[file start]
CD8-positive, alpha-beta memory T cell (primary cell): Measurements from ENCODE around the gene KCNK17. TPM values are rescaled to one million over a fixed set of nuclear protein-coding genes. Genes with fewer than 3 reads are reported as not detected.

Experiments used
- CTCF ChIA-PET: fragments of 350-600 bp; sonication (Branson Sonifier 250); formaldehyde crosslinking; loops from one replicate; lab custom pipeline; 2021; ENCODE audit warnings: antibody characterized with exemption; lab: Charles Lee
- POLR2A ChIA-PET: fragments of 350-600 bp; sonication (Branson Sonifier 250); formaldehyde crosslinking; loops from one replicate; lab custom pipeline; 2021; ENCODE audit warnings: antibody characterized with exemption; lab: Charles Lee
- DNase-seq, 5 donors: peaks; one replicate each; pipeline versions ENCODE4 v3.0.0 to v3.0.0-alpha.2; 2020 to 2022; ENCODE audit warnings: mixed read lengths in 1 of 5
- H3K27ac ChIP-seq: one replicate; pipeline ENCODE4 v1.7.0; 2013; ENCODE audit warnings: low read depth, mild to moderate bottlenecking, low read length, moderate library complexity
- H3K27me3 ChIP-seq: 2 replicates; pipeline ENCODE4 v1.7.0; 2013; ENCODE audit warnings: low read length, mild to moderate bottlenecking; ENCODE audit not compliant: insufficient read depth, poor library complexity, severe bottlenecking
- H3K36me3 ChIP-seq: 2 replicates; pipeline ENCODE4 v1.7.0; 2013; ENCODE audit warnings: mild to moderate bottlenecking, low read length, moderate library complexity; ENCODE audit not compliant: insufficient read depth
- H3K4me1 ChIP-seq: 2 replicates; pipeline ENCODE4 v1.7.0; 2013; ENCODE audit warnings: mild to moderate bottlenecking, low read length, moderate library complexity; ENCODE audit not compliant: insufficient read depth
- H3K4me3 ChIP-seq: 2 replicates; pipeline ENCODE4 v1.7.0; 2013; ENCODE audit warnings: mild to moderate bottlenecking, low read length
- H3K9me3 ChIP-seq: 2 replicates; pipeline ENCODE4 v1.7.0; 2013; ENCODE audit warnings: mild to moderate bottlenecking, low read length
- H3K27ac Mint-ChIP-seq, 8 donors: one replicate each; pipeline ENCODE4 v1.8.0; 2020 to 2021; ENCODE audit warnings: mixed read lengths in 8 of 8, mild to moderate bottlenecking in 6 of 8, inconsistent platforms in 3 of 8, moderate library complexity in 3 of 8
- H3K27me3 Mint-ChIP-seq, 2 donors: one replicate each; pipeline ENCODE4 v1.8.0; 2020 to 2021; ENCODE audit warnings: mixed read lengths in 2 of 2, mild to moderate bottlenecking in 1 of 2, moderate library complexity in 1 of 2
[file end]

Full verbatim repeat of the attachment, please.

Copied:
CD8-positive, alpha-beta memory T cell (primary cell): Measurements from ENCODE around the gene KCNK17. TPM values are rescaled to one million over a fixed set of nuclear protein-coding genes. Genes with fewer than 3 reads are reported as not detected.

Experiments used
- CTCF ChIA-PET: fragments of 350-600 bp; sonication (Branson Sonifier 250); formaldehyde crosslinking; loops from one replicate; lab custom pipeline; 2021; ENCODE audit warnings: antibody characterized with exemption; lab: Charles Lee
- POLR2A ChIA-PET: fragments of 350-600 bp; sonication (Branson Sonifier 250); formaldehyde crosslinking; loops from one replicate; lab custom pipeline; 2021; ENCODE audit warnings: antibody characterized with exemption; lab: Charles Lee
- DNase-seq, 5 donors: peaks; one replicate each; pipeline versions ENCODE4 v3.0.0 to v3.0.0-alpha.2; 2020 to 2022; ENCODE audit warnings: mixed read lengths in 1 of 5
- H3K27ac ChIP-seq: one replicate; pipeline ENCODE4 v1.7.0; 2013; ENCODE audit warnings: low read depth, mild to moderate bottlenecking, low read length, moderate library complexity
- H3K27me3 ChIP-seq: 2 replicates; pipeline ENCODE4 v1.7.0; 2013; ENCODE audit warnings: low read length, mild to moderate bottlenecking; ENCODE audit not compliant: insufficient read depth, poor library complexity, severe bottlenecking
- H3K36me3 ChIP-seq: 2 replicates; pipeline ENCODE4 v1.7.0; 2013; ENCODE audit warnings: mild to moderate bottlenecking, low read length, moderate library complexity; ENCODE audit not compliant: insufficient read depth
- H3K4me1 ChIP-seq: 2 replicates; pipeline ENCODE4 v1.7.0; 2013; ENCODE audit warnings: mild to moderate bottlenecking, low read length, moderate library complexity; ENCODE audit not compliant: insufficient read depth
- H3K4me3 ChIP-seq: 2 replicates; pipeline ENCODE4 v1.7.0; 2013; ENCODE audit warnings: mild to moderate bottlenecking, low read length
- H3K9me3 ChIP-seq: 2 replicates; pipeline ENCODE4 v1.7.0; 2013; ENCODE audit warnings: mild to moderate bottlenecking, low read length
- H3K27ac Mint-ChIP-seq, 8 donors: one replicate each; pipeline ENCODE4 v1.8.0; 2020 to 2021; ENCODE audit warnings: mixed read lengths in 8 of 8, mild to moderate bottlenecking in 6 of 8, inconsistent platforms in 3 of 8, moderate library complexity in 3 of 8
- H3K27me3 Mint-ChIP-seq, 2 donors: one replicate each; pipeline ENCODE4 v1.8.0; 2020 to 2021; ENCODE audit warnings: mixed read lengths in 2 of 2, mild to moderate bottlenecking in 1 of 2, moderate library complexity in 1 of 2